• 10. FUNCTIONaccumulates iron in bone marrow, spleen and liverantioxidant which helps defend cells from the effects of smoke, pollution andother highly reactive substances called free radicalscontrols blood cholesterol levelsconverts amino acids into substances needed for normal brain and nervefunctionsconverts Folic Acid into active form Folinic Acidessential for the formation of intercellular material, bone and teethessential for the absorption of ironfights bacterial and viral infectionshelps in healinghelps produce anti-stress hormonesmaintains elasticity of the skinmaintains healthy blood capillariesmaintains healthy reproductive organsmay help protect against certain cancers, cataracts and heart diseasenecessary in production of red blood cellsprevents allergic reactions (antihistamine activity)prevents hemorrhagingpromotes healthy cell development and resistance to infectionspromotes wound healingprotects Vitamin Evital for collagen formation which is the connective tissue protein in all cells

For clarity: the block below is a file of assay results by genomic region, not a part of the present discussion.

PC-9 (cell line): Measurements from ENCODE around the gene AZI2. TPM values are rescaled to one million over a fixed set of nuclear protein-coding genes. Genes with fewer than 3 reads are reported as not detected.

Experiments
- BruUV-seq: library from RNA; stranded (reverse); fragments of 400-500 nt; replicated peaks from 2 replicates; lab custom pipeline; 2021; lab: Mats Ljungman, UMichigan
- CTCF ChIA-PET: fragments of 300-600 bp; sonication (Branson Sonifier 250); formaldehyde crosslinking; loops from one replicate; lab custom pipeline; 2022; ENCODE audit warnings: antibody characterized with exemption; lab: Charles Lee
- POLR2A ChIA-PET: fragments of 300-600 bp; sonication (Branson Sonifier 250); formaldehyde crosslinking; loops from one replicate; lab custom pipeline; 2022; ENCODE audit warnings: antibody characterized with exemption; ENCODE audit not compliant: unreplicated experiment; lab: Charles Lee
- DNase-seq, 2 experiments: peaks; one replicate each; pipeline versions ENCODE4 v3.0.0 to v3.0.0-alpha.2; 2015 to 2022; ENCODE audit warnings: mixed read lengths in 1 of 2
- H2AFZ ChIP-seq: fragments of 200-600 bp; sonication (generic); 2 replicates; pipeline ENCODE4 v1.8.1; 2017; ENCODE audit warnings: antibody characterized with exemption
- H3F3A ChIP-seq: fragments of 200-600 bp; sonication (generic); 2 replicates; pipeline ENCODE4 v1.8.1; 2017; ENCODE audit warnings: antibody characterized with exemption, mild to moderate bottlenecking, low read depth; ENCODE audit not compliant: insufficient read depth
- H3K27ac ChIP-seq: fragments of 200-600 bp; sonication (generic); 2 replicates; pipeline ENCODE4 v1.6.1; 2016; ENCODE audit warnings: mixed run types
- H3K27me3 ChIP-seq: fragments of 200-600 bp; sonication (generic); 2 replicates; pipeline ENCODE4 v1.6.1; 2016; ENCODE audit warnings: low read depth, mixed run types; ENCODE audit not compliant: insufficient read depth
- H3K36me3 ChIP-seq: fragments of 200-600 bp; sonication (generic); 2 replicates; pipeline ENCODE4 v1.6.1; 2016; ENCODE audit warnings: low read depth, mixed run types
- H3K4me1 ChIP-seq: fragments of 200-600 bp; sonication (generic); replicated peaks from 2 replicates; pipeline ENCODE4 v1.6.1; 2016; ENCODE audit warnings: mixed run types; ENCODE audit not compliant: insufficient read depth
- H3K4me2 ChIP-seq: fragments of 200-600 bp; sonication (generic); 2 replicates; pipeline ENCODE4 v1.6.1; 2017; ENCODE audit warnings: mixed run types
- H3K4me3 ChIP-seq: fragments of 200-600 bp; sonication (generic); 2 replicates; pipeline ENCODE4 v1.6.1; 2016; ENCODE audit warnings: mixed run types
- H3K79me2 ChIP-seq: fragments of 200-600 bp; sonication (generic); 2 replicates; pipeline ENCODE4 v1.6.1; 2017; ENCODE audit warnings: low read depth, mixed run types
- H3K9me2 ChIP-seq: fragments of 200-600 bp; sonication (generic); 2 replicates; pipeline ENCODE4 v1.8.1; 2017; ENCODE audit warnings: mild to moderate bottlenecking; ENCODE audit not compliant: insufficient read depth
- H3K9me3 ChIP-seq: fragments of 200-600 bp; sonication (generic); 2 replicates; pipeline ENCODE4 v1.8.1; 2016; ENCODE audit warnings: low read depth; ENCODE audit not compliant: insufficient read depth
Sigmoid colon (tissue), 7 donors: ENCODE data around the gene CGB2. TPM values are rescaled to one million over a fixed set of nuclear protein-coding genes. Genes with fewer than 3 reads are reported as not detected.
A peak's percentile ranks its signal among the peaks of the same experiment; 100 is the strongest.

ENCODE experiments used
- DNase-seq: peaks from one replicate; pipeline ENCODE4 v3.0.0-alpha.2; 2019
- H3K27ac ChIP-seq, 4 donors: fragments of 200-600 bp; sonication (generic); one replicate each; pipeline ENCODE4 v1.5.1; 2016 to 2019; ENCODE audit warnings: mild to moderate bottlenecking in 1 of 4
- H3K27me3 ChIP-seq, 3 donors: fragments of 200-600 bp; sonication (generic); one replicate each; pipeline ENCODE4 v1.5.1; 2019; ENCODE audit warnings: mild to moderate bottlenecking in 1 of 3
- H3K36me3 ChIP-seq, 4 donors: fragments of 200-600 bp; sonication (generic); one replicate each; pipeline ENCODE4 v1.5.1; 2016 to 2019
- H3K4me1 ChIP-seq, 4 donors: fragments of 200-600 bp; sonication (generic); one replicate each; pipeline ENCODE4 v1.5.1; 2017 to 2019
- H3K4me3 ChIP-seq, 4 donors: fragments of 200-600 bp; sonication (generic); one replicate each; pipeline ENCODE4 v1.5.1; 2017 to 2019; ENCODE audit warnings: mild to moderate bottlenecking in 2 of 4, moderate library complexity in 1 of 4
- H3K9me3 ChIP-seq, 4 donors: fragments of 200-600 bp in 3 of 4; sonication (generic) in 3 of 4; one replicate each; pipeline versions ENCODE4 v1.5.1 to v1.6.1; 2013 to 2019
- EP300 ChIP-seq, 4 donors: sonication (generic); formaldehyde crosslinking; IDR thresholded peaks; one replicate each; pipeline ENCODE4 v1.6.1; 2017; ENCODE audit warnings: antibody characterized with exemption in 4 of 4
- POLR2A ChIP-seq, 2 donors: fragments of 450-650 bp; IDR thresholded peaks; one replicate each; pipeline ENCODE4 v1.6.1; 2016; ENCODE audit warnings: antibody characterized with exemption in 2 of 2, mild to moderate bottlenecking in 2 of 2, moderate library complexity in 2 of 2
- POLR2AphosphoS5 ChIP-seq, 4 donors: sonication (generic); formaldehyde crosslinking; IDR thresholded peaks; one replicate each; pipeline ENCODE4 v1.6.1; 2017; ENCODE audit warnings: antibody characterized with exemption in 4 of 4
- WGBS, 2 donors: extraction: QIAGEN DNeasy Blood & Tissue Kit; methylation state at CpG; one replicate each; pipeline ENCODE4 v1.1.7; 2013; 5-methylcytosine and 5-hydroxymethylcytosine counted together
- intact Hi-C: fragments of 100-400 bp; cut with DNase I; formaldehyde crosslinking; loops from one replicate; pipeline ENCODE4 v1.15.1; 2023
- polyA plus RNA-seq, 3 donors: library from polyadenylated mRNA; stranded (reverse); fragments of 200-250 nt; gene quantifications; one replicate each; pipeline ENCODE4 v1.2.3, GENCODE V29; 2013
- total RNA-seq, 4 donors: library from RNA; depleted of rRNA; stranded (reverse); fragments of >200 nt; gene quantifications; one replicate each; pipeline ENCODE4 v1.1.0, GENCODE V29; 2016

• 11. ASSAY: 0.1g o acccurately weighed Vit-C is dissolved in a mixture of freshly boiledand cooled water(100ml) and 1M H2S04 (25ml). The solution is then titratedwith 0.05M iodine, using starch solution as an indicator,until a persistentblue-violet colour appears.Each ml of 0.05M Iodine is 0.00806 g of ascorbic acid (C6H8O6)